The Real Cost of Your Home: Numbers You Need to Know

couple moving boxes

For many of us, the idea of buying a home brings to mind pictures of fun times with family and friends, decorating and making it your own or maybe just having more space. As you start your search, it will be important to know the true cost of homeownership, so you can pick the right one.

Up-Front Costs: Prepare to Pay These Before You Move In

Down payment. A down payment is the amount you contribute toward a home's purchase price. Although it's not required for all mortgages, such a VA home loans, depending on the lender or loan type, it can range from 0% to 20% of a home's sale price.

Home inspection. Even if your lender doesn't require it, a home inspection is a smart investment. It can detect existing problems with the home and, depending on the results, might give you an opportunity to renegotiate the price, ask for repairs or even back out of the offer. According to HomeAdvisor, costs typically range between $278 and $391.

Closing costs. Before you can finalize the sale, you'll be responsible for several fees. Your lender should provide you with an estimate of how much you can expect to pay in closing costs, but they typically range between 2% and 5% of the loan. So, on a $350,000 loan, you could expect to pay between $7,000 and $17,500. These are some of the closing costs you may be required to pay:

  • Appraisal fee. Required by lenders, an appraiser provides you and your lender an independent, estimated value of the property. It will ensure you're not paying more than what the house is worth. The average cost is $300 to $500.
  • Taxes. Depending on when you close and when property taxes are due, you could owe several months' worth of property taxes at closing. They're calculated based on your home's value.
  • Homeowners insurance. Most people expect to pay homeowners insurance, but many don't realize they may have to prepay an entire year at closing.
  • Private mortgage insurance. If your lender requires private mortgage insurance (PMI), you may have to pay the first premium at closing.
  • Attorney fees. Some states require you to have an attorney manage closing to make sure all the documentation is set up correctly, so you're protected.
  • Processing fees. These fees cover the lender's costs to prepare the loan. They could include loan origination or credit report fees and the cost of the application.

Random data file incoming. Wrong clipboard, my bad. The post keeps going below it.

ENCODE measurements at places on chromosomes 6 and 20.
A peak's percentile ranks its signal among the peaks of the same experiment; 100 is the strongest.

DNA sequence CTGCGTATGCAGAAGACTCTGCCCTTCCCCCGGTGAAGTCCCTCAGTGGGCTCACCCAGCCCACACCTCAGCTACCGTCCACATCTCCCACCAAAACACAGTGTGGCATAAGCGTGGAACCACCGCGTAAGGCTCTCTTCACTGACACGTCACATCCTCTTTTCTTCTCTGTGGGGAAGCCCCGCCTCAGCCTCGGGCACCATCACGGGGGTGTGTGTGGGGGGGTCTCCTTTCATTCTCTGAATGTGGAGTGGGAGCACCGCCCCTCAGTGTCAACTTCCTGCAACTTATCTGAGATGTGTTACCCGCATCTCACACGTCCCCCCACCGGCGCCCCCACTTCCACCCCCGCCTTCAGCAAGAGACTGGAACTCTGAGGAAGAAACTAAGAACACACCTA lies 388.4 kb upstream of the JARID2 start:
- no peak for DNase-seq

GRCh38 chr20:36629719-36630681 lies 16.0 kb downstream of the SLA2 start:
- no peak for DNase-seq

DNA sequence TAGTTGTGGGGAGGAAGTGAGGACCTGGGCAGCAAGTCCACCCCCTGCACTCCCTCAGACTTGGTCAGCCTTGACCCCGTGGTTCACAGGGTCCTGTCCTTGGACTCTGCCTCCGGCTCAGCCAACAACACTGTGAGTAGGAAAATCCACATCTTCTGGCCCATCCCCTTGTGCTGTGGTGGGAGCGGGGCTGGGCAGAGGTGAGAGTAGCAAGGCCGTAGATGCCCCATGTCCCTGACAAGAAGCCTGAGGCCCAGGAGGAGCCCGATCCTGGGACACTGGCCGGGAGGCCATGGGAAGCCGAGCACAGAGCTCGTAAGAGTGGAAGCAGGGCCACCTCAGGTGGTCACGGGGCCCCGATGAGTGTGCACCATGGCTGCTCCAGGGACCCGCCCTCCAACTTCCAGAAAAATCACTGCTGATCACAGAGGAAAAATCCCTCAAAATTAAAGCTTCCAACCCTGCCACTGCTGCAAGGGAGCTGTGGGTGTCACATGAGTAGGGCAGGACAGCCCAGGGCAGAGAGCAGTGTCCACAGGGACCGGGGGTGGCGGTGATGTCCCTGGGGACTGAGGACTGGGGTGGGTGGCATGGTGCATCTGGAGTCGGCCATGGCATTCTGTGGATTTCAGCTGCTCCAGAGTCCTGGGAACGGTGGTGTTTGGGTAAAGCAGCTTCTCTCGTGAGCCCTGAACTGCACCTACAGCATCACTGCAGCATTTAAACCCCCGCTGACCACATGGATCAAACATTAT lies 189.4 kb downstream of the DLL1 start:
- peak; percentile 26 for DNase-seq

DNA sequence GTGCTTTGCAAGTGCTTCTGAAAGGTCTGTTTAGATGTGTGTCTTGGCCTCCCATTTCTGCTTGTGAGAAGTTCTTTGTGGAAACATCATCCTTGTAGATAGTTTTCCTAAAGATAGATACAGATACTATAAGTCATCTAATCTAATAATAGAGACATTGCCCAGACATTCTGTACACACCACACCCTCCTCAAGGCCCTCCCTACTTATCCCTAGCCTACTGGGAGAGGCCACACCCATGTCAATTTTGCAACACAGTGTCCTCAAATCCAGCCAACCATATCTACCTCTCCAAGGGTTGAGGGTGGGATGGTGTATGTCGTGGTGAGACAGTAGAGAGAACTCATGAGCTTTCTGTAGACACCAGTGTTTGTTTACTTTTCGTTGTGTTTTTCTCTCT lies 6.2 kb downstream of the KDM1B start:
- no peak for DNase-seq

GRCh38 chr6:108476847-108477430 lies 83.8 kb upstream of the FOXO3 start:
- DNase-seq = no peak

• Other costs. Additional costs could include survey fees (to determine the property boundaries), title insurance and recording charges (the cost for state and local governments to record your deed, mortgage and loan documents).

Moving costs. Whether you rent a truck to move yourself or hire a moving service, don't forget to add those costs to your budget.

Ongoing Costs: Prepare for the Long-Term Costs of Homeownership

Mortgage payment. Once you've negotiated a purchase price and know your rate, your loan officer can tell you what your monthly loan payment will be. If you select a fixed-rate loan, your principal and interest payment won't change over time; adjustable-rate loan payments may change as the loan's rate adjusts.

Taxes. Your yearly taxes are based on the value of the property and your state's/locality's rates. Home sellers must give you the current property tax assessment, and the seller's real estate agent can provide the amount of tax paid the previous year.

Insurance. In addition to homeowners insurance, you also may be required to carry flood or other hazard insurance, depending on the home's location. And, depending on your loan type and if your down payment is less than 20% of the loan amount you may have to pay private mortgage insurance (PMI).

Homeowners association fees. If your home is in a development governed by a homeowners association (HOA), you'll probably have to pay fees. Most listing services like and include the HOA fees in their property listings. It's a good idea to find out if the fees are increased periodically and, if so, how often and by how much.

Upkeep Costs: Prepare to Keep Your Home Current and in Good Shape

Decorating and Home improvements. If you bought a fixer-upper (or even if you didn't), you'll probably have a list of home projects that you hope to do. Before diving in, price out their cost and, if you aren't planning to do them yourself, get an estimate from more than one person. If your savings won't cover your projects, once you've made payments for a while, you may be able to use your home's equity to finance improvements.

Maintenance. Keeping the lawn trimmed, lights on and the house comfortable are ongoing expenses. Appliances, windows, the roof and other components will age and need to be repaired or replaced periodically. Some, like a furnace, won't need to be replaced for 15 to 20 years, but ask the seller how old everything is. Having an emergency fund can help you cope with the cost of unexpected repairs.

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